True to the Synetic tradition of breathing new life into classic tales, the theatre company’s world premiere of Jekyll and Hyde is a virtual master class in how to meld intense choreographed movement with stunning set/light/sound/video design and original music to create a visually and aurally stunning production. When a strong ensemble of actor-dancers executes Irina Tsikurkishvili’s modern, yet classically-infused choreography with precision and raw purposeful emotion, the production becomes even more satisfying. While there are several issues in how Robert Louis Stevenson’s classic tale of good vs. evil has been adapted for the stage in this incarnation, the end result is still most satisfying.
Under the direction of Artistic Director Paata Tsikurishvilli, the 11-member cast explodes on the Crystal City stage. Every ensemble member- Jace Casey, Chris Galindo, Austin Johnson, Julian Elijah Martinez, Karen A. Morales-Chacana, and Emily Whitworth- is one piece of an intricate puzzle to create Jekyll and Hyde’s world through dance. The ensemble, always a highlight in any Synetic show, is the crucial glue that holds the show together. Likewise, Peter Pereyra (Lanyon) and Darren Marquardt (Father) make a strong acting contribution in their supporting roles.
However, three principal actors also make this show a must-see. As Jekyll’s sweet and innocent fiancée, Brittany O’Grady is charming, charismatic, and makes a great scene partner for Alex Mills (in the title role). Their chemistry- whether in good or bad moments- is palpable. Mills’ eager take on the mad scientist, Jekyll, who wants to separate the good parts of the soul from the evil parts of the soul is in stunning contrast to his ‘on-the-edge-of-a-cliff’ take on the dark and twisted murderous Hyde. His athleticism, as he jumps off of platforms and does mind-blowing acrobatic choreography on all areas of the stage, is a marvel, but what impressed me more was that he was able to handle both of these characters equally well from an acting standpoint. When Mills is on stage, it’s almost impossible to watch anyone else. It’s been apparent for years that he’s a strong actor-dancer, but this is certainly his best role to date.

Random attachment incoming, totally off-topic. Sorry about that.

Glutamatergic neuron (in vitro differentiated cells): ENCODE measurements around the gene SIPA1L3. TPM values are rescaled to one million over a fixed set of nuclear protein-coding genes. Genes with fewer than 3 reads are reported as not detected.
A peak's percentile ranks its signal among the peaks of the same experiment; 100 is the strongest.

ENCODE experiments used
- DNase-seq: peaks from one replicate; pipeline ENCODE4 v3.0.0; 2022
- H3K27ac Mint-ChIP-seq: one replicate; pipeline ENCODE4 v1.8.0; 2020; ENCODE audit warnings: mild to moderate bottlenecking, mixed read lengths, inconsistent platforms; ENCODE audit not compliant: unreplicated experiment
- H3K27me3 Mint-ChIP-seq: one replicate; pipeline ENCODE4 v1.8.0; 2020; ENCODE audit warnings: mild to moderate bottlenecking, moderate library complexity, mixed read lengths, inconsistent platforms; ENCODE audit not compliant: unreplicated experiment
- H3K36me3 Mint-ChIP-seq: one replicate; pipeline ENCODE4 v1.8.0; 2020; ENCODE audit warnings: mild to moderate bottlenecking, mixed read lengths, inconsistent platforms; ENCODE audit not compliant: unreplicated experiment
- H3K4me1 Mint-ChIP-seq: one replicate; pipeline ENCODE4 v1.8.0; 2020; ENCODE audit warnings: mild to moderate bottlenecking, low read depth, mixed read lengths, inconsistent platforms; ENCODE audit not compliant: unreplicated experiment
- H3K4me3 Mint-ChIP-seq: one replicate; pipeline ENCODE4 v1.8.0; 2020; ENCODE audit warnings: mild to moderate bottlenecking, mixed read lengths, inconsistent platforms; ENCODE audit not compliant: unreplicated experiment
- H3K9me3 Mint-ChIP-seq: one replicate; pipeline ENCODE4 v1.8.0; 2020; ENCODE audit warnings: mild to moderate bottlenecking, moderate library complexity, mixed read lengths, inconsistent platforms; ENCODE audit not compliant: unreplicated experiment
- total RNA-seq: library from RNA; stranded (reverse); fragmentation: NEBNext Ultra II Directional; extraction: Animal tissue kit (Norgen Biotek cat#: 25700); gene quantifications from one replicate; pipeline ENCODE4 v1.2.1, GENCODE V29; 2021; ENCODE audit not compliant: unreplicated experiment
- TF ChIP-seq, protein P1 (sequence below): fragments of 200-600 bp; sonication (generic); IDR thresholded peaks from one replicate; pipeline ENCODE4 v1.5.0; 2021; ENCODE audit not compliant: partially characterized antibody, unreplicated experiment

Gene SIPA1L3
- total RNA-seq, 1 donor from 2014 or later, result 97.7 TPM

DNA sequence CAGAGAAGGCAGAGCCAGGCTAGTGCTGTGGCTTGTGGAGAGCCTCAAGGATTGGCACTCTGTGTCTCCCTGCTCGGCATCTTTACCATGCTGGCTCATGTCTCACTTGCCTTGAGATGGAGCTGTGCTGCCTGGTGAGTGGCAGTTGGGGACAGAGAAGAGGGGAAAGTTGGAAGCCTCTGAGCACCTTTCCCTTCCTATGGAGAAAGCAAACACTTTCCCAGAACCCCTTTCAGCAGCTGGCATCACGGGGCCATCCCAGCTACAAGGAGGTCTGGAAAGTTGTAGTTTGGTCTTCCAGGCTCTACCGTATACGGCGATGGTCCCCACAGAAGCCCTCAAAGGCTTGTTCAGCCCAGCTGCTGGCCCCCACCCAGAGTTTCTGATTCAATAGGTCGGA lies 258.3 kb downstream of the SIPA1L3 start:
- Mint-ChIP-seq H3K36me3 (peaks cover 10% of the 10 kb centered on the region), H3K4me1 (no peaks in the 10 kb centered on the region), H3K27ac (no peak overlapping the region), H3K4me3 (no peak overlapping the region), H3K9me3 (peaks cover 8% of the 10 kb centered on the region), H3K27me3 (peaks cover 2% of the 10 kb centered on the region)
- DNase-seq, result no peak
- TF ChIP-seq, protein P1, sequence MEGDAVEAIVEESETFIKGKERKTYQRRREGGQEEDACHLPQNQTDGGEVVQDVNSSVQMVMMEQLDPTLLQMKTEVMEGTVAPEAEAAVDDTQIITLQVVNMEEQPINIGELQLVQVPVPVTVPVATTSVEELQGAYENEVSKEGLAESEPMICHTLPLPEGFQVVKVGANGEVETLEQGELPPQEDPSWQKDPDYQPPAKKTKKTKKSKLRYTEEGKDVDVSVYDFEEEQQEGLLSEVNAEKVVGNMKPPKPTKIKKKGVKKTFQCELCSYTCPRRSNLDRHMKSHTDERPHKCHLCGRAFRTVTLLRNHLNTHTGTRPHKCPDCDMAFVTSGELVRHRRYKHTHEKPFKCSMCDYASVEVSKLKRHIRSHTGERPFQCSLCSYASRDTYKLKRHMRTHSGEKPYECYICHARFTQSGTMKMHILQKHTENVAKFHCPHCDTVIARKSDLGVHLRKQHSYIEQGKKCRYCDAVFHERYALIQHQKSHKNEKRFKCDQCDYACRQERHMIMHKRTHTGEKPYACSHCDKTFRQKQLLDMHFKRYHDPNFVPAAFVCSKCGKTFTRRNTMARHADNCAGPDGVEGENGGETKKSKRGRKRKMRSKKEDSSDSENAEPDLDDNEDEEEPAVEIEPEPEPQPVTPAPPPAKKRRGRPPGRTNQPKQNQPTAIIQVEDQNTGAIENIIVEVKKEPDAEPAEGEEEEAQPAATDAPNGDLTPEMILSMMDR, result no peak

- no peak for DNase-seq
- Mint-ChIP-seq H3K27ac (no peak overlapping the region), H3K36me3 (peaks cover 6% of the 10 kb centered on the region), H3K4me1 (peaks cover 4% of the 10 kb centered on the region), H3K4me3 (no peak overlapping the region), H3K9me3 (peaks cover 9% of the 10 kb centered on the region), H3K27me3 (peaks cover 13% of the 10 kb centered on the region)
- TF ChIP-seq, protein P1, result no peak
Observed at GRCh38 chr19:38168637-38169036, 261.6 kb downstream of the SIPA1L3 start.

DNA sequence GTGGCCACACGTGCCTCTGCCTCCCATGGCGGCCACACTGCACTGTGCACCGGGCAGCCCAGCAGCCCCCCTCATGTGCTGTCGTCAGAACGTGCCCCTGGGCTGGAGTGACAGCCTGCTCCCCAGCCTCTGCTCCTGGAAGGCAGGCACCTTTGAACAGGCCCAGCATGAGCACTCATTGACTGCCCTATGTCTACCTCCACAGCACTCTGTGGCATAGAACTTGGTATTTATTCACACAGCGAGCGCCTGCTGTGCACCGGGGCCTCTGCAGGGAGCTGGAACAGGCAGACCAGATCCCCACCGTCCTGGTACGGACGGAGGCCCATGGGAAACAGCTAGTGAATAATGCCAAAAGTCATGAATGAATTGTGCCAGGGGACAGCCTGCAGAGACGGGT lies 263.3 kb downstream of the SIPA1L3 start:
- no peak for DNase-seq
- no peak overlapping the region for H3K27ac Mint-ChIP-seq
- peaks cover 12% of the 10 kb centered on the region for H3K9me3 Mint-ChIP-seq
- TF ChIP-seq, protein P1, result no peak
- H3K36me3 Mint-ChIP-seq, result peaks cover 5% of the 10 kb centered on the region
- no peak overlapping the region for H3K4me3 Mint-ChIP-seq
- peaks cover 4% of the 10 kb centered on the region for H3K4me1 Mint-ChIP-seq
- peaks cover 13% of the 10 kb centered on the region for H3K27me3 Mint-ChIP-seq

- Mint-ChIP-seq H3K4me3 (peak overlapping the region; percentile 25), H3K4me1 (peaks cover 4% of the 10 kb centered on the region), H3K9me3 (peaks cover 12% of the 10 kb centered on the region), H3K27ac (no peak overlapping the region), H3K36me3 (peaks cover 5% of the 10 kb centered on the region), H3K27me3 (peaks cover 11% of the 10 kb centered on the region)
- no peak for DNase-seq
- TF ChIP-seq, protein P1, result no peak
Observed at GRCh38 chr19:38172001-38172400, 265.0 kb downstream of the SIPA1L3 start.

The new revelation for me, however, was Rebecca Hausman as the young stripper that enthralls Hyde, but meets a deadly end. Her dark and vulnerable portrayal of the wounded character is a standout in this production. She demonstrates tremendous, understated acting talent and is a very commanding dancer to boot. This role marks her Synetic debut and it’s definitely a strong one.
As is usual, Synetic also excels with the production design. Beyond Irina Tsikurishvilli’s choreography and Konstantine Lortkipanidze’s original music (which never get old for me), several other design elements deserve attention. Daniel Pinha’s scaffolding-heavy modern set functions as Jekyll’s laboratory, clubs, and several other venues. It can easily transform in the matter of seconds and is a virtual playground for the actors. Chelsey Schuller’s costumes are outrageously punk and add to the eerie atmosphere. There’s a good use of multiple textures and colors. Lortkipanidze and Irakli Kavsadze’s sound design, as well as Andrew F. Griffin’s lighting design, are far from subtle- which is just perfect for this intense story. Multimedia master Riki Kim outdoes herself with her innovative use of video screens. The use of the screens in the climatic last scene, when coupled with Mills’ solid acting, offers us one of the most gut-wrenching and nightmarish moments of the evening (I won’t spoil it).
Where this production lacks, however, is in the story arc. True, Jekyll and Hyde is a classic tale and there’s not much “new” to say about it, although Nathan Weinberger and Paata Tsikurishvilli’s adaptation does offer some plot twists (which I won’t spoil). However, this adaptation largely lacks a discernible dramatic arc in many of the “middle” scenes even though the final scene does offer a very good climax. A good bulk of the middle portion of the play allows the audience to witness the struggle between Jekyll and Hyde for control of events, but the struggle is physically more of the same until the final scene. Without the use of words, it’s difficult to see the differences between the various situations the two central characters encounter and how it’s affecting them and those around them.